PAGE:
New research identifies obstacles to early detection of skin cancer in rural western states
Residents of rural, sparsely-populated "frontier counties" in the Western U.S. face higher incidents of skin cancer and related mortality rates. New research, conducted in part at Texas State University, indicates that the biggest obstacle to early detection and treatment is a chronic lack of self-examination.
Manusheela Pokharel, assistant professor in the Department of Communication Studies, co-authored the study with Jakob Jensen, associate dean for research, College of Humanities at the University of Utah, along with Andy King, Greenlee School of Journalism and Communication at Iowa State University, Kevin John, School of Communications at Brigham Young University, and Yelena Wu and Douglas Grossman, both of the Huntsman Cancer Institute at the University of Utah. Their research, "Obstacles to skin self-examination: are frontier adults inclined abstainers," is published in the journal Psychology, Health and Medicine.
The study sought to identify obstacles to skin self-examinations in these vulnerable populations. The surveyed population was classified into three categories: inclined actors, those actively performing SSE; inclined abstainers, individuals who intended to perform SSE, but failed to follow through; and disinclined abstainers, individuals who refused to perform SSE. Surprisingly, inclined abstainers made up a plurality – 43 percent – of those surveyed.
"Frontier adults are not studied much. They are underrepresented and are a vulnerable population in the research because they live in remote areas with limited infrastructure, including medical care," Pokharel said. "What we have found is that a significant portion of people there can be categorized as inclined abstainers, which means these are the people who want to perform skin self-examination, but are not actually performing it because of various barriers."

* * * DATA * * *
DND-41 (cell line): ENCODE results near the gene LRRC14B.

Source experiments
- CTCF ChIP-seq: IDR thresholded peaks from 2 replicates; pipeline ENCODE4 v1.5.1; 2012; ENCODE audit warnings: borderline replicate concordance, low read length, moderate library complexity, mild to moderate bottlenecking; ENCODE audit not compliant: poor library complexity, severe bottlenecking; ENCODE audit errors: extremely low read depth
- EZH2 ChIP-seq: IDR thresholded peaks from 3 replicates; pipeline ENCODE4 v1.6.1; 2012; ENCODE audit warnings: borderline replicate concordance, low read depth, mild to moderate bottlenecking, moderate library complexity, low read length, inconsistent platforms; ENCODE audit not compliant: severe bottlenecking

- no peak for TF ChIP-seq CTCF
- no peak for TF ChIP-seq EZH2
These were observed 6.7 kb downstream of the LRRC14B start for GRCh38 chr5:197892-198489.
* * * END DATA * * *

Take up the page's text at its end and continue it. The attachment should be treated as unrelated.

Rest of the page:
Compared to those who did follow through, inclined abstainers were more likely to be hindered by various barriers, including forgetting, letting other tasks get in the way of SSE and struggling to identify a good time or routine for SSE performance.
"When looking at the obstacles, a lot of these are things that we face in our life. We forget to do something, or think that other things are more important than this, not being able to find a way to put these things in our routine," Pokharel said. "The barriers to action for these inclined abstainers are modifiable and well-positioned for a behavioral intervention. Our research provides guidance as to what direction a public health initiative should go.
"Intervention and implementation efforts could be designed to target the inclined abstainers in these frontier areas. They are the low-hanging fruit," she said. "They also want to do it. It's easier to motivate these people than the disinclined ones. For a lot of them, performing skin examination is hard to remember, so a strategy could be for them to do it the first of every month – developing some type of ritual. Promoting those kind of things through interventions might yield positive results."